|Born||Aboud Rogo Mohammed
Siyu, Pate Island, Kenya
|Died||27 August 2012
Cause of death
|Known for||Sanctions against him by the United Nations; death triggered massive protests and violence in Kenya|
|Spouse(s)||Khaniya Said Saggar Said
|Parent(s)||Abdalla Ali (father)
Mama Mwanaisha Rogo (mother)
Aboud Rogo Mohammed (1968 – 27 August 2012) was a Kenyan Muslim cleric. He was alleged to have been an Islamist extremist and was accused of arranging funding for the al-Shabaab militia in Somalia. He was shot dead in Kenya, and his death triggered protests and violence by hundreds of protestors. Rogo is the fifth alleged Islamic radical killed in Kenya in 2012. David Ochami, a Kenyan journalist, stated that Rogo had the oratory prowess of Hezbollah leader Hassan Nasrallah and the logic of Egyptian ideologue Yusuf al Qaradawi.
Early life and education
Rogo was born in Siyu Island of Lamu county in around 1968. However, there is another report, claiming that he was born in 1965. His father is Abdalla Ali. His mother is Mama Mwanaisha Rogo, who later died. She was a member of a prominent family. Rogo attended Siyu Primary School, but dropped out before he completed the Standard Seven under the Kenyan educational system. Then he received basic religious education at an intermediate Islamic school, madrassa, in Kisauni, concentrating on Islamic studies. He majored in Tafsir (translation) and Arabic language. Later, he left madrassa to deal with various business activities, including fishing, poultry keeping, and running a small shop.
Rogo took up residence in Mombasa in 1989. In the 1990s, he supported the Islamic Party of Kenya, participating in demonstrations as an activist based in Kongo Mosque in Likoni. He formally became a member of the Islamic Party of Kenya in 1992, and a candidate for civic post in Bondeni ward. However, he failed, and lost his interest in politics.
1998 US embassy attacks
Aboud Rogo supposedly assisted in the twin US embassy bombings in Nairobi and Dar es Salaam in 1998. One of his aides allegedly helped Fazul Abdullah Mohammed, former leader of Al Qaeda's East Africa cell, carry out the attack that killed 224 people. Rogo's relation with Mohammed was that Rogo allegedly had harboured him on Siyu Island between 2001 and 2003 and introduced Mohammed's wife, a local woman from the island.
Rogo was arrested due to his alleged connection with the Kikambala hotel bombing in 2002 together with his father-in-law, Said Saggar Ahmed, Kubwa Mohammed Seif and Salmin Mohammed Khamis. Rogo first became known by the Kenyan security agents after this arrest. In June 2005, Rogo and other suspects were released. The high court Justice John Osiemo said that the prosecutors were unable to prove that Rogo, along with three others, were connected to the attack. Then Rogo started developing relations with groups in Somalia, using his madrassa, called Sirajul Munir, in Mtwapa to recruit Kenyan people to these Somalian groups.
In 2007, Rogo became much more involved in indoctrination of Muslim youths with a weekly lecture at his Masjid Musa in Mombasa as a result of the defeat of Islamic Courts Union in Somalia by the Ethiopian forces. His lectures presented the Somalia war as the ultimate jihad. He issued many fatwas during this period, indicating that working for the Kenyan government was apparently haram (forbidden by Islamic law). In his preachings, Rogo gave a message of martyrdom to young Muslims. He also developed propaganda CDs and other materials praising Al Qaeda. Many of his speeches were posted online and on social media, in which he openly rejected formal learning among others and that were delivered in Swahili. Some of his recordings were transferred to other Swahili-speaking countries, including Tanzania, Rwanda, Uganda and Burundi. Rogo visited Somalia in 2009, and he allegedly joined military training camps there.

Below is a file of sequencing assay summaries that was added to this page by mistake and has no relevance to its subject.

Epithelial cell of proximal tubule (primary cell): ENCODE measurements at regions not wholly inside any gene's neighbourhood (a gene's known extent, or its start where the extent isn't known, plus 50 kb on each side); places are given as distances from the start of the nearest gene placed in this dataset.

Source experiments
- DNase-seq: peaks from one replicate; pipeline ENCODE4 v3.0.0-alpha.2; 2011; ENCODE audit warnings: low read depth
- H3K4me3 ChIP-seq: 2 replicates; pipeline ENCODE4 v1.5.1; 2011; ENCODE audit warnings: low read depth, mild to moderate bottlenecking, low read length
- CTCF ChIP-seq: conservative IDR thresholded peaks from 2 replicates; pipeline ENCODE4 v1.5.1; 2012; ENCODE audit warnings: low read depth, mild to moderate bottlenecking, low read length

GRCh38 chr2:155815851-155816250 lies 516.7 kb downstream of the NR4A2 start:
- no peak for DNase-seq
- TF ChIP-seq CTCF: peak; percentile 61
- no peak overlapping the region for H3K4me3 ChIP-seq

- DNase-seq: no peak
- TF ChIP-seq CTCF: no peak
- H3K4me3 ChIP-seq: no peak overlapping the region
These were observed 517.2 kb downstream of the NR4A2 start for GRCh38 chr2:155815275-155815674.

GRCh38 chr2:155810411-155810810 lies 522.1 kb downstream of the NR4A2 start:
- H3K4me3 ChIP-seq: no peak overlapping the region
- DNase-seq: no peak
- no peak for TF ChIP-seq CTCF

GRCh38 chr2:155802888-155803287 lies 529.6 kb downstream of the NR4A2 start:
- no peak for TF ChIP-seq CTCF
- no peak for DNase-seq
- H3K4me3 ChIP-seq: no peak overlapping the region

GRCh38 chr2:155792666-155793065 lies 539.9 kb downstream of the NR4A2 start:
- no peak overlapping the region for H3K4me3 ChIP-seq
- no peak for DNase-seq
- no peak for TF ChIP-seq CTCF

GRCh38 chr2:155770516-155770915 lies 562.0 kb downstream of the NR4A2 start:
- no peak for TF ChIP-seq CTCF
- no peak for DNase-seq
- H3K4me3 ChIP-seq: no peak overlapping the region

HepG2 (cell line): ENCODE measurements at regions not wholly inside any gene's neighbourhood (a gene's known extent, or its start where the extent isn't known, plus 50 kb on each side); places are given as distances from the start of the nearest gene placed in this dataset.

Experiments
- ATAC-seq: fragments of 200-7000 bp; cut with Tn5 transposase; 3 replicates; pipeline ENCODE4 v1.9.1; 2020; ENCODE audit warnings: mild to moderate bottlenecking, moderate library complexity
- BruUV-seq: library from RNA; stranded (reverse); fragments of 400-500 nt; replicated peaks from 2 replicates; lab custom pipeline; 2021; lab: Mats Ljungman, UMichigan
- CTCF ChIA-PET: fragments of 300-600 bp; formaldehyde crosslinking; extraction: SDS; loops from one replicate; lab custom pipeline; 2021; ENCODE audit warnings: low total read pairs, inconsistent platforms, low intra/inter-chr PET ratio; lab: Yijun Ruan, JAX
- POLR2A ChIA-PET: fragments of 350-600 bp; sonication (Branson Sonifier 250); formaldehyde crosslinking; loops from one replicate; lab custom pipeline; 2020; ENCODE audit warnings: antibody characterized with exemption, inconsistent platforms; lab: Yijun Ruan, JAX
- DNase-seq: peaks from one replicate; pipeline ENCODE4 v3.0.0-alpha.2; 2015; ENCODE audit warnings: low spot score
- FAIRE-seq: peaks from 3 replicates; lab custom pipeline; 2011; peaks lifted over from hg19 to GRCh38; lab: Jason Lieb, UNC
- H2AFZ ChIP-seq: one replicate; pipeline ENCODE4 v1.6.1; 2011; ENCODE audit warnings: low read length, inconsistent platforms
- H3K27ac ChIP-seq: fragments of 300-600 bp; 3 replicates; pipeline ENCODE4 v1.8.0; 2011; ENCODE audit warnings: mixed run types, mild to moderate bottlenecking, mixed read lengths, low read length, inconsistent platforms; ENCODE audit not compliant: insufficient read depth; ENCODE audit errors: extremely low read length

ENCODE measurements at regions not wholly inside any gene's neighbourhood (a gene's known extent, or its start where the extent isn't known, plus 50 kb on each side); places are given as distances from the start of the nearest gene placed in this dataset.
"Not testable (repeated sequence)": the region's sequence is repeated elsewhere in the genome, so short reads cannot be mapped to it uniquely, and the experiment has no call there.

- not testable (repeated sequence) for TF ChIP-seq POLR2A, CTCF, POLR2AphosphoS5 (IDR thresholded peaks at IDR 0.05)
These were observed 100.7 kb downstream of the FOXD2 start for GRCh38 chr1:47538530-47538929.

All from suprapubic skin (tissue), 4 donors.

2012 charges and threats
In 2012, police charged Rogo with possession of guns, ammunition, and detonators. He also faced charges of belonging to al-Shabaab. The police said that Rogo was part of a terror cell that was plotting to bomb Kenyan targets over Christmas. However, Rogo was released on bail of 5 million shillings by a Mombasa court in February 2012. He was also instructed to report to nearest police station in Mombasa and Kilifi county and to inform the Kenyan authorities if he travelled out of the country. Briton Samantha Lewthwaite, the widow of Jermaine Lindsay, who was one of the suicide bombers responsible for the 7 July 2005 London bombings, was also part of the cell, and police said that she is currently on the run.
After April 2012 bomb attacks against a church in Mtwapa, Rogo said "in this country we (Muslims) live among infidels", and repeated his claim that Muslims in the Kenyan security services are infidels. In a tape dated 10 April 2012, he described mainstream Muslim leaders as cowards and argued that he preferred the courage of armed robbers. He made similar statements after 6 July terror attack on churches in Garissa.
On 12 July 2012, Rogo sent a letter to the Kenyan Foreign Affairs minister, Sam Ongeri. He stated in the letter that the US drones were targeting him and two others, who were linked to Al Qaeda. However, his letter was not replied. In July 2012, Rogo officially reported threats by police against him to the police, the Kenyan National Commission on Human Rights, and the court which tried him, and asked for protection. Rogo claimed that ten unknown individuals attempted to abduct him and his aide in Nairobi.
On 25 July 2012, Rogo was placed on a UN Security Council sanctions list for providing "financial, material, logistical or technical support to al-Shabaab". The Security Council placed him under sanctions and banned him from leaving Kenya for his links to al-Shabaab. His assets were also frozen by the council. The same sanction was also announced by the Treasury of the United Kingdom on 16 October 2012. The council and the UK's treasury accused him of being the key ideological leader of Kenya's al-Hijra, which is also known as the Muslim Youth Centre, and a close ally of al-Shabaab.